Looking for avocado toast, a macchiato, a mimosa, a chic mountain vibe in a cozy, cabin-like cafe downwind of Chautauqua in one of Boulder’s oldest neighborhoods? You’ll wind up at Alpine Modern Café at 9th and College Ave., a design theory, dream of Lon McGowan, 37 (and his wife, Lauren) turned stone, wood and coffee.
“We weren’t finding what we wanted in Boulder,” Lon says of the in-bred design aesthetic of his college town to which he returned in 2011 after making it big as an entrepreneur in Seattle. He still runs the overseas manufacturing firm he founded in 2001.
This alpine design vision started as a small retail shop in 2013, the LON Little Shop, which first claimed a spot in the Boulder Museum of Contemporary Art and soon moved to a tiny space just north of Pearl Street Mall on 13th Street. It has since blossomed into a growing online brand, a quarterly magazine (which ended in 2016 after an 18-month run) and two full-fledged locations: the cafe-focused location on The Hill that opened in 2015 and the retail + coffee shop on Pearl Street in the new Pearl West building, which opened in 2016.
As a city of such impeccable design, from architecture to the inimitable Flatirons to the incredible density of design shops of all kinds, Boulder swings with a heavyweight designer’s power — Alpine Modern, in a way, seeks to embody Boulder’s incredible design legacy and further it as an idea.
Encountering Alpine Modern through its website, stores or past issues of its magazine, its aesthetic becomes immediately clear: a meticulous, high attention to detail, clean, simple, somewhat bold, a strong Scandinavian modern sensibility evoking trees, mountains and the animals that live among them.
As Lon describes it, Alpine Modern embodies a tension between the natural and manmade, inspired by the mountains. Leather paired with glass, felt paired with metals. A balance between cold stone and fire, wool warmth, clean lines. An aesthetic fitting for a mountain town.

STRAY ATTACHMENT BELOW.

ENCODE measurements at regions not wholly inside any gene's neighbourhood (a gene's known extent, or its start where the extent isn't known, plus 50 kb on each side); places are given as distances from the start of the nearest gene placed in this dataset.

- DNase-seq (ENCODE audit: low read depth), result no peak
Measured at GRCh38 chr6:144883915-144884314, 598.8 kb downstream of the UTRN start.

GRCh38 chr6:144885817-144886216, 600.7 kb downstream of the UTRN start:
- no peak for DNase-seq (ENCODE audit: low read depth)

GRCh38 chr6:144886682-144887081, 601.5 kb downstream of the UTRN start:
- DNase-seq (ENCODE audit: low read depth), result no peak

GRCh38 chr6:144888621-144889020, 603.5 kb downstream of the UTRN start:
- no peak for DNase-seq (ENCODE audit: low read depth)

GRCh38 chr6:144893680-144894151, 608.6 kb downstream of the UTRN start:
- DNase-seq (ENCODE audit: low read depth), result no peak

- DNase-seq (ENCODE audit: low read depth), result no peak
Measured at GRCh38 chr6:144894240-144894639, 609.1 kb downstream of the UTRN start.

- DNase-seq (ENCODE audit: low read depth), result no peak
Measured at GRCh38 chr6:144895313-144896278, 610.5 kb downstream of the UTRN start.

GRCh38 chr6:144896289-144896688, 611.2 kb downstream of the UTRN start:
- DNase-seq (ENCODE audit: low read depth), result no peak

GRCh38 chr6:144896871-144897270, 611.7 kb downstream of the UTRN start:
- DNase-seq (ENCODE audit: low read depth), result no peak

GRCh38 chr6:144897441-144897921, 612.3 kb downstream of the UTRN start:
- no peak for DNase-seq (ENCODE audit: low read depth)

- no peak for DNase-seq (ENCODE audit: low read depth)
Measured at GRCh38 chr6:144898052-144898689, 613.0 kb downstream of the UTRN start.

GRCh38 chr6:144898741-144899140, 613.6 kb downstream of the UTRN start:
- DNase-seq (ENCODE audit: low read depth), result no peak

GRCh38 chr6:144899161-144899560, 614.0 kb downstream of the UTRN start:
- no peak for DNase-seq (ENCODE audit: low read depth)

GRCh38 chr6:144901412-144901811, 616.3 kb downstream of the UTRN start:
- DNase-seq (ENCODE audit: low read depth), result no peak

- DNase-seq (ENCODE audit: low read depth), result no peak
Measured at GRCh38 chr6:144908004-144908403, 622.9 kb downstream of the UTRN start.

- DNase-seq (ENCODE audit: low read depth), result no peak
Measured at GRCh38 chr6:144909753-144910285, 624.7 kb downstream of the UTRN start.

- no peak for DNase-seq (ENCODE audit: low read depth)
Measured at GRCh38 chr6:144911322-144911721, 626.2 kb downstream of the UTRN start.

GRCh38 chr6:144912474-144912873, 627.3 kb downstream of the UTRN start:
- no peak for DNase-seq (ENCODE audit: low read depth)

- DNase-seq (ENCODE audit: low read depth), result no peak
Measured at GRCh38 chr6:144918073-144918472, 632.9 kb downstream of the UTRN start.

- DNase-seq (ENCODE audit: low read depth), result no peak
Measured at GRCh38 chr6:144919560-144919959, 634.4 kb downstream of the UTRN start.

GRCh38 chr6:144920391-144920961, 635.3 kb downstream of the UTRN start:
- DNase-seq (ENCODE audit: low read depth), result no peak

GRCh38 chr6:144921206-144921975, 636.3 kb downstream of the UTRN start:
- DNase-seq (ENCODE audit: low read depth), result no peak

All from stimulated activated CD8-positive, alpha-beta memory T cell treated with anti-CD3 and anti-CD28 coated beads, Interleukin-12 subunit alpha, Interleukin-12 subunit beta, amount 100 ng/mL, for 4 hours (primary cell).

Some of the items you’ll find at Alpine Modern’s retail shop:
- Opinel №06 Carbon pocket knife by Savoie France
- Bags by Milan-based firm Mueslii
- Small wooden figurines of birds and other animals designed by legendary Danish designer Kristian Vedel
- Boardgames by Stockholm-based manufacturer PrintWorks
- Alpine Modern-branded soy candles including the scent Evening Embers, which wafts smell tendrils of “oaked bourbon, warm fire embers, and salted brown sugar caramel” into your air.
- Kerosene lamps from Swedish lamp-maker Karlskrona lampfabrik.
To make their alpine vision a reality at their downtown shop, Lon and Lauren turned to Boulder interior design and architecture shop Tres Birds Workshop.
Among the alpine design flourishes the firm furnished the space with include “a herringbone patterned bi-folding door from that cantilevers up to reveal the coffee bar during open-hours” and a 15-foot central display table of vertically-sliced hunk of maple above triangular rod supports that give the table a floating feel.
Lon says the impetus to build a brand by and for Boulder has evolved over the years into offering mountain high design to a broader audience, whether that be the tourists who grab brunch at Alpine Modern’s cafe and then pick up a memento at the downtown shop or engaging a larger audience through Instagram and a growing e-commerce component.
“Boulder’s population is smaller than people think,” Lon says. No doubt it can be hard to square the town’s outsized influence — through startups, ideas, the university and its thriving economy — with its actual population. This, in part, has pushed the brand to pursue larger audiences.
Alpine Modern has recently partnered with local artists on items for the retail store such as ceramics and wood and leather pieces, and Lon hopes that collaborative design continues.
Lon and Lauren have designed their life like they do Alpine Modern. Both brand locations are within walking distance of their home in Boulder’s Chautauqua neighborhood.
Like many locals, Lon loves the access to the outdoors that Boulder affords and the diverse age mix of young professionals, university kids and older, successful business leaders. It may be true that Boulder is Aspenizing — becoming ever more exclusive — but the university, proximity to Denver and the airport make it a much different beast than its rarified cousin, Lon says.
Whether it be starting a new business such as Alpine Modern or becoming active value-add investors in the thriving local startup scene, people don’t come to Boulder to retire, but to live.
His hope for Alpine Modern? “We hope we make Boulder look good.”